Trucks that transport hazardous materials, commonly referred to as “hazmats,” are required to carry a higher amount of liability insurance than other trucks. This is because there are few things on the road more dangerous than a hazmat truck. Wrecks with hazmat trucks can result in dangerous explosions and grave injuries.
When it comes to regulating hazmats, the federal government has identified nine specific classes of hazardous materials. Trucks that transport these materials are required to have special permits, and they must be clearly marked according to what kind of hazardous substance is being transported. The nine different classes include: explosives, gases, flammable and combustible liquids, flammable solids, oxidizer and organic peroxide, poison and poison inhalation hazards, radioactive materials, corrosive materials, and “miscellaneous” hazmats.
When a passenger vehicle collides with a hazmat truck, not only can the truck catch fire or explode, but various types of other injuries can occur, including:
- Thermal burns
- Loss of hearing
- Loss of vision
- Chemical burns
- Long-term exposure injuries
- Exposure to cancer causing chemicals
- Corrosive burn injuries
- Leaching of chemicals into local water supply
Rules and Regulations
The Federal Motor Carrier Safety Administration (FMCSA) regulates carriers of hazmats. Trucking companies are required to comply with these regulations, but unfortunately, they do not always comply with these rules. The FMCSA also inspects vehicles that transport these substances, provides education to truckers and their employers, and is also involved with enforcement of regulatory violations. Across the country, approximately four percent of all commercial trucks carrying hazardous materials failed roadside inspections and were immediately taken out of service.
Some of the most common violations include:
- Improper securing of hazmats. This is a very dangerous violation because hazardous substances can shift and move around en route, increasing the chance of a dangerous explosion. Sometimes, an improperly secured vat of hazardous materials can roll off of a truck and spill onto the roadway or strike another car on the road.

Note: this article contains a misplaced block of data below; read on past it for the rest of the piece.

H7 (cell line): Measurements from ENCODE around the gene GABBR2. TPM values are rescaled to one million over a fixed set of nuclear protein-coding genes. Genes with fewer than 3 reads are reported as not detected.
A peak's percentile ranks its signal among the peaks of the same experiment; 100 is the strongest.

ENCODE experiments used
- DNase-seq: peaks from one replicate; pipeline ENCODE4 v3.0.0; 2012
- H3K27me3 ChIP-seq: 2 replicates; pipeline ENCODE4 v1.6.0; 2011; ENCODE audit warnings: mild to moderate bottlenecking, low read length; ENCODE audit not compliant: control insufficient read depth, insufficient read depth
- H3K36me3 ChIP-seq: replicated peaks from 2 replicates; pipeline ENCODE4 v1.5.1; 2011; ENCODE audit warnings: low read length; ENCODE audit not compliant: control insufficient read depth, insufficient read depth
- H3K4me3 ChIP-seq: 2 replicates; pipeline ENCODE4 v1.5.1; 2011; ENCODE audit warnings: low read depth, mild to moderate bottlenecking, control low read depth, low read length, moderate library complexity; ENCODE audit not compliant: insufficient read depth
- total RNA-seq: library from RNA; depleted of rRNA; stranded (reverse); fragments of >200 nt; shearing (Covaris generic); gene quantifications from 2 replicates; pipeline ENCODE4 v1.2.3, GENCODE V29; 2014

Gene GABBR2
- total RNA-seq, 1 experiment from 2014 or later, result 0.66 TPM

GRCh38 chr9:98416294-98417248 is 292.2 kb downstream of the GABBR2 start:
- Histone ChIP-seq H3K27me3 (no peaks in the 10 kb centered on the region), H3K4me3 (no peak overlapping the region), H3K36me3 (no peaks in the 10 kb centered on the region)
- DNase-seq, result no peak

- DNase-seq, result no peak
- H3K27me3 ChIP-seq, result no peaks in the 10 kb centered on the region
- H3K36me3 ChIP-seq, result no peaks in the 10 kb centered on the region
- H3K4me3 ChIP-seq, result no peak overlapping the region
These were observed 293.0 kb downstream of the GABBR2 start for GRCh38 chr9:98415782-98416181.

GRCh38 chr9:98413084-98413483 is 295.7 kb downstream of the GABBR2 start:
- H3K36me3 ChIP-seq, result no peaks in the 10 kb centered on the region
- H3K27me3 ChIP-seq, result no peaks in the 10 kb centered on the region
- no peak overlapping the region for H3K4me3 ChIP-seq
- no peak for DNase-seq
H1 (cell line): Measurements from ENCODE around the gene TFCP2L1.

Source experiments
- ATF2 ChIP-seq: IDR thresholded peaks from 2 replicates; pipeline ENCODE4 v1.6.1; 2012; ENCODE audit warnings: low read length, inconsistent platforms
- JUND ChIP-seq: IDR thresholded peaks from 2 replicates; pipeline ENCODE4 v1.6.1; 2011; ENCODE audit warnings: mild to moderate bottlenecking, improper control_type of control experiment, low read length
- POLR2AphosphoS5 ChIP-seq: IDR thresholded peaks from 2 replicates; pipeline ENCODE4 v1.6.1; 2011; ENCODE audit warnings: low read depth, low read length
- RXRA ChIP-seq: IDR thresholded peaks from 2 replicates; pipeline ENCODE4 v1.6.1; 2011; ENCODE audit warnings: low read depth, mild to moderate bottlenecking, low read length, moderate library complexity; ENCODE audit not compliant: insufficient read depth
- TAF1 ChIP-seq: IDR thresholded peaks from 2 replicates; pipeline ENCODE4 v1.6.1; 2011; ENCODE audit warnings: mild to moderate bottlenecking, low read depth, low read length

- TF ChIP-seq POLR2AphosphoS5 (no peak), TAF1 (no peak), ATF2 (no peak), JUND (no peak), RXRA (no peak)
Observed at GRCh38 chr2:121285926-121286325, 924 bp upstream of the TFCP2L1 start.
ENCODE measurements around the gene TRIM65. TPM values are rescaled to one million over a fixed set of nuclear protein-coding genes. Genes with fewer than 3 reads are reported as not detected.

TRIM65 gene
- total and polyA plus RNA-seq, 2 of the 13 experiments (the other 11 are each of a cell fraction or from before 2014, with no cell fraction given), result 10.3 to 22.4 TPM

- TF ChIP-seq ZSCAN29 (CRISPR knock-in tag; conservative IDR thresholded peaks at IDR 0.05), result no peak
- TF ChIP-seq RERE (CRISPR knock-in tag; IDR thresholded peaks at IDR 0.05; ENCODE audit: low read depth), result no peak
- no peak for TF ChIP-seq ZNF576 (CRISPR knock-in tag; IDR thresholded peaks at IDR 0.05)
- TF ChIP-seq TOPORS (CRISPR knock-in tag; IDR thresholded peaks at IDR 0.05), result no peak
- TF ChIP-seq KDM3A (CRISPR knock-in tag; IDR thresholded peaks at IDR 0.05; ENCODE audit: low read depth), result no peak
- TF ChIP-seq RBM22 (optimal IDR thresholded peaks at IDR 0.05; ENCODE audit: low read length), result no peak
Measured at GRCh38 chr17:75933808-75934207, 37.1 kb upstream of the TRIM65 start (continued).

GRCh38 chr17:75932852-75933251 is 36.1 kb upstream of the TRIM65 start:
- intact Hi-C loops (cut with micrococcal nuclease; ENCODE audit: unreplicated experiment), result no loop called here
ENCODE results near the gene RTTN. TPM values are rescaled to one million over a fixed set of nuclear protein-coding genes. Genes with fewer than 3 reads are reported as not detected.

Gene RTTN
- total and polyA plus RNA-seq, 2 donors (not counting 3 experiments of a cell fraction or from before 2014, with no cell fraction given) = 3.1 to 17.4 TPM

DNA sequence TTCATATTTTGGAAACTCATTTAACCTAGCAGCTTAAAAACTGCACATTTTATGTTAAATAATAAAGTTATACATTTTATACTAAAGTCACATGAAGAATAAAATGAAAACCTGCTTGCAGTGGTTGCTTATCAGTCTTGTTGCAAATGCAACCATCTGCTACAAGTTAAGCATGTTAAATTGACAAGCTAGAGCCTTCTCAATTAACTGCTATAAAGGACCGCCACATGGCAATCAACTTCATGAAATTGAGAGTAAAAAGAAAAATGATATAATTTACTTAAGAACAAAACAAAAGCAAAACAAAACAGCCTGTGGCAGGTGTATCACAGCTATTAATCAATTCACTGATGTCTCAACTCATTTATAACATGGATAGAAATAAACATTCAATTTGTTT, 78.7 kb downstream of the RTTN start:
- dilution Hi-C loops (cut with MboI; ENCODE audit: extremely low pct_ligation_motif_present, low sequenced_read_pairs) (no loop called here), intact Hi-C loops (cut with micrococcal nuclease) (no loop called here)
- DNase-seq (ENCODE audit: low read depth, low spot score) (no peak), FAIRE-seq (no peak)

- Failure to properly label the vehicle. Trucks that transport hazmats are required to place a warning placard in a visible location, indicating the specific type of material that is being transported. There are some exceptions to this rule.
- Driver mistake. Truck drivers who transport hazardous materials bear much of the responsibility for ensuring that their cargo is safely transported. Truck drivers who speed, follow too closely behind another vehicle, disregard traffic signs or signals, and drive while intoxicated, fatigued, or distracted, can all cause hazardous materials to spill.
York County Truck Accident Lawyers at Chappell Smith & Arden, P.A. Advocate for Victims Injured by Commercial Trucks
After a hazmat accident, it is imperative to call the appropriate authorities immediately, including police and medical responders as necessary. After seeking medical care, contact an experienced truck accident lawyer in York County. At Chappell Smith & Arden, P.A., we will fight for your rights and help you obtain the maximum amount of compensation for your injuries. To learn more, call us today at 803-929-3600 or contact us online. We provide free, no obligation initial consultations and serve residents of Lexington County, Richland County, Sumter County, Aiken County, Florence County, Lancaster County, York County, Orangeburg County, Kershaw County, and Newberry County, as well as the towns of Columbia, Lexington, Irmo, Chapin, Rock Hill, Aiken, Sumter, Newberry, Florence, and Spartanburg.
With six office locations in South Carolina, we represent clients in the communities of Columbia, Alken, Camden, Sumter, Orangeburg, Greenville, Florence, Beaufort, Irmo, Spartanburg, Myrtle Beach, Hilton Head Island, West Columbia, Rock Hill, Charleston, Lexington, Winnsboro, Summerville, and throughout South Carolina.